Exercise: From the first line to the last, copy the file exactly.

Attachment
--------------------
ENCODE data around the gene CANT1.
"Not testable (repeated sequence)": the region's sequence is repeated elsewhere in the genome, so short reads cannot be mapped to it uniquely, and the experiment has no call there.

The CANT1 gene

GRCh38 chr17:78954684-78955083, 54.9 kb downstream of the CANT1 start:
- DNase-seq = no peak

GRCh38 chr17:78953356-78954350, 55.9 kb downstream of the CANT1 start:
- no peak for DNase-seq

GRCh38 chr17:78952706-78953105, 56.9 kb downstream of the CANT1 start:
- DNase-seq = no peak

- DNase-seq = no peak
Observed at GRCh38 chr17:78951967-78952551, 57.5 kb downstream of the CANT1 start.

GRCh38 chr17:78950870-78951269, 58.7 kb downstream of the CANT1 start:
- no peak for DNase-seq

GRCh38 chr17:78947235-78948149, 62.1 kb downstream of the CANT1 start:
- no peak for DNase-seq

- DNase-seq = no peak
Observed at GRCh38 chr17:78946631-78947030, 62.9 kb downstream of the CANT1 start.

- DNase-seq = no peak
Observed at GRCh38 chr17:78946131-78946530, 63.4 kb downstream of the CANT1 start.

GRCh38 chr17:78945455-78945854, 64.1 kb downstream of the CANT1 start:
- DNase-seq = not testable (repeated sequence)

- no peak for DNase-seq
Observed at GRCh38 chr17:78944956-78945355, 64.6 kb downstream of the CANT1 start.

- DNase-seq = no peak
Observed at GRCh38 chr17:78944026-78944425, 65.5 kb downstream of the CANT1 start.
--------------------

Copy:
ENCODE data around the gene CANT1.
"Not testable (repeated sequence)": the region's sequence is repeated elsewhere in the genome, so short reads cannot be mapped to it uniquely, and the experiment has no call there.

The CANT1 gene

GRCh38 chr17:78954684-78955083, 54.9 kb downstream of the CANT1 start:
- DNase-seq = no peak

GRCh38 chr17:78953356-78954350, 55.9 kb downstream of the CANT1 start:
- no peak for DNase-seq

GRCh38 chr17:78952706-78953105, 56.9 kb downstream of the CANT1 start:
- DNase-seq = no peak

- DNase-seq = no peak
Observed at GRCh38 chr17:78951967-78952551, 57.5 kb downstream of the CANT1 start.

GRCh38 chr17:78950870-78951269, 58.7 kb downstream of the CANT1 start:
- no peak for DNase-seq

GRCh38 chr17:78947235-78948149, 62.1 kb downstream of the CANT1 start:
- no peak for DNase-seq

- DNase-seq = no peak
Observed at GRCh38 chr17:78946631-78947030, 62.9 kb downstream of the CANT1 start.

- DNase-seq = no peak
Observed at GRCh38 chr17:78946131-78946530, 63.4 kb downstream of the CANT1 start.

GRCh38 chr17:78945455-78945854, 64.1 kb downstream of the CANT1 start:
- DNase-seq = not testable (repeated sequence)

- no peak for DNase-seq
Observed at GRCh38 chr17:78944956-78945355, 64.6 kb downstream of the CANT1 start.

- DNase-seq = no peak
Observed at GRCh38 chr17:78944026-78944425, 65.5 kb downstream of the CANT1 start.